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The Proper Cardiovascular Rehab After a Heart Attack

written by: aperson910 • edited by: KJ Fitness,Ink • updated: 8/19/2010

Here, learn about what types of exercise are best after a heart attack. Cardiovascular exercise is not only safe for heart patients, it can prevent another dangerous heart event.

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    A heart attack or mycardial infarction is the death of heart muscle due to a decrease in blood supply. This is usually caused by the complete or partial blockage of a coronary artery (blood vessels that supply the heart). If the heart muscle cells cannot get oxygen-rich blood then they die.

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    What Type of Exercise Is Okay for Me After a Heart Attack?

    Shortly after a heart attack, doctors often place patients in a supervised cardiac rehabliitation program. These programs are designed on an individual basis. They always include some type of light supervised cardio, education about nutrition and counseling on how to reduce risk factors for another heart attack. Cardiac rehab is divided into stages. The beginning stages involve close supervision of heart rate, breathing and exertion. As a heart patient progresses through the stages of rehab, the patient is allowed to do more vigorous exercise with the goal of being able to exercise on their own unsupervised by a medical professional.

    After the first stages of cardiac rehab have been completed, doctors usually recommend that patients continue to exercise on a regular basis. This independent exercise is the maintenance phase of rehab.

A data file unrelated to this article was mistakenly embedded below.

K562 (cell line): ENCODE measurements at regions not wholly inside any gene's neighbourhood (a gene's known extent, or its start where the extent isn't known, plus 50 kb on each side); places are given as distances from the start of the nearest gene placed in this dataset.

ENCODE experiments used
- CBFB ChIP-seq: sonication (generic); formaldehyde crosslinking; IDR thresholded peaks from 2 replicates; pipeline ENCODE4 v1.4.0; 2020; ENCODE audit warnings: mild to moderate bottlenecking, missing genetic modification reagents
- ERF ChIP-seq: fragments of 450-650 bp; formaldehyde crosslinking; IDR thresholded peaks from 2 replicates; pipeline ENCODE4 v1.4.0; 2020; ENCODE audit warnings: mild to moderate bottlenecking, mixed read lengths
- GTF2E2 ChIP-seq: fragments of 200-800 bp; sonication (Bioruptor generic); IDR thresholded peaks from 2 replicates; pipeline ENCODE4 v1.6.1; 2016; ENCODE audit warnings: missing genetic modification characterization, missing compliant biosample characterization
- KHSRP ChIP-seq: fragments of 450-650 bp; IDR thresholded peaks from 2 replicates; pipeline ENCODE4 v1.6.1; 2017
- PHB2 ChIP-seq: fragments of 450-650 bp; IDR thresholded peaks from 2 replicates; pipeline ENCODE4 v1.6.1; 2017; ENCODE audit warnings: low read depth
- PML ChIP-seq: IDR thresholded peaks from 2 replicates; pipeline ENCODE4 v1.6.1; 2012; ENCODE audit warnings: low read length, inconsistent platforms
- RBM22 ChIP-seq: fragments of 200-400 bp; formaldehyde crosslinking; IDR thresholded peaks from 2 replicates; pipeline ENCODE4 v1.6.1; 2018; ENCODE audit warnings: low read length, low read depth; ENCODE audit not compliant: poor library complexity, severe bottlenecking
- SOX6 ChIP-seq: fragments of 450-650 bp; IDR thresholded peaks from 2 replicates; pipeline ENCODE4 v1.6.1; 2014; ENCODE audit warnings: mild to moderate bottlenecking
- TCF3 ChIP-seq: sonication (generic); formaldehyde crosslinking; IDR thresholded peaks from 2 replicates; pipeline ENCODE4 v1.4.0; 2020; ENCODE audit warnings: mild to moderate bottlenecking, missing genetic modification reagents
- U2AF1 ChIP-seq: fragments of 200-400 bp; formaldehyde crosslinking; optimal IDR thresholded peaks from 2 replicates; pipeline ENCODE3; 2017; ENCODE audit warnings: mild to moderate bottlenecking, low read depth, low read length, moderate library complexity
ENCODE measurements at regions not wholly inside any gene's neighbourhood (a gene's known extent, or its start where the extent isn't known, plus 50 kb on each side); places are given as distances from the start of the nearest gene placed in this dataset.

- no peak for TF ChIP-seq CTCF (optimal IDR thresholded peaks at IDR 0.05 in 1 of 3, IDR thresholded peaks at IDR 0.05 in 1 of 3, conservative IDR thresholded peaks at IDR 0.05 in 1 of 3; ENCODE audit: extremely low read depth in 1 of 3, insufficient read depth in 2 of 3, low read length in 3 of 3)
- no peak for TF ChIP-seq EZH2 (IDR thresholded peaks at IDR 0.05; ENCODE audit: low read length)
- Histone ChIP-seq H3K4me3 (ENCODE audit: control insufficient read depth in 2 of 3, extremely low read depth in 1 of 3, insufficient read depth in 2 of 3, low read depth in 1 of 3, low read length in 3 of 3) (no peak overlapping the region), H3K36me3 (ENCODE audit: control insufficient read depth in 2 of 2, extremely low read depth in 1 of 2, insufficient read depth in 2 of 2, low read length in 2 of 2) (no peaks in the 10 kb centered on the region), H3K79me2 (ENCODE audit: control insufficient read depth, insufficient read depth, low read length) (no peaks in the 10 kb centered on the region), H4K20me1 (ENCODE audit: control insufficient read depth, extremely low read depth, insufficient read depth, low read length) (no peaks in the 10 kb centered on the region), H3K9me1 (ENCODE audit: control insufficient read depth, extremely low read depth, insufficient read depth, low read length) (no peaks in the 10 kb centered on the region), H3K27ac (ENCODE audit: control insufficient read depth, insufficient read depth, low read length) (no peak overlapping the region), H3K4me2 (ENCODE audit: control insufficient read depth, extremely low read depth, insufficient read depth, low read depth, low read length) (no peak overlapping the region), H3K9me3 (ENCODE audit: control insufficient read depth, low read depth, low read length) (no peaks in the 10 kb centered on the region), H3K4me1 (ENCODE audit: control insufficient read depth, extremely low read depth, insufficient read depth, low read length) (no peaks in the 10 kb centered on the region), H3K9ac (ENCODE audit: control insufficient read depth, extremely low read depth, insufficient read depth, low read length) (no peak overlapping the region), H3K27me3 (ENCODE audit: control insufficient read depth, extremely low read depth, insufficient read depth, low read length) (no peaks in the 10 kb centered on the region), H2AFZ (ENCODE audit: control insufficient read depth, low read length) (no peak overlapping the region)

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    Continuing an Exercise Program

    After you have gotten clearance from your doctor, you should begin an exercise routine that includes resistance and cardio training. Also, the resistance training should be introduced slowly. Start out with a few simple moves with the large muscle groups and be sure to keep the weight light. You should not lift heavy weights or engage in strenuous activity until your exercise prescription allows for this type of activity.

    If you haven't received an exercise prescription at the end of your cardiac rehab program, see your cardiologist and an exercise physiologist to get one personalized for you. It will include guidelines for how hard, how long and how often you can exercise. It should also include recommendations for gradually increasing the frequency, intensity and duration of your workouts.

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    How Often Should You Exercise?

    When you begin your cardiac rehab plan, your doctor will tell you specifically how long and how often to exercise. Once you have completed the rehabilition, most physcians recommend that you exercise no more than 60 minutes on most days of the week. Of course you can slowly increase the duration and intensity of your workouts according to your personalized exercise plan.

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    Is it Safe?

    After you have been cleared by your doctor to participate in physical activity, as long as you follow the guidlines perscribed for you, exercising after a heart attack is very safe and can actually help to prevent you from having another attack. This is because cardio strengthens your heart muscle and improves its function, even during every day activities.

    Keep one thing in mind about exercise safety for heart patients: regardless of what your exercise prescription calls for, stop exercising if you feel bad. If you feel dizzy, nauseous, lightheaded, faint or pain you should stop immediately and seek immediate medical attention.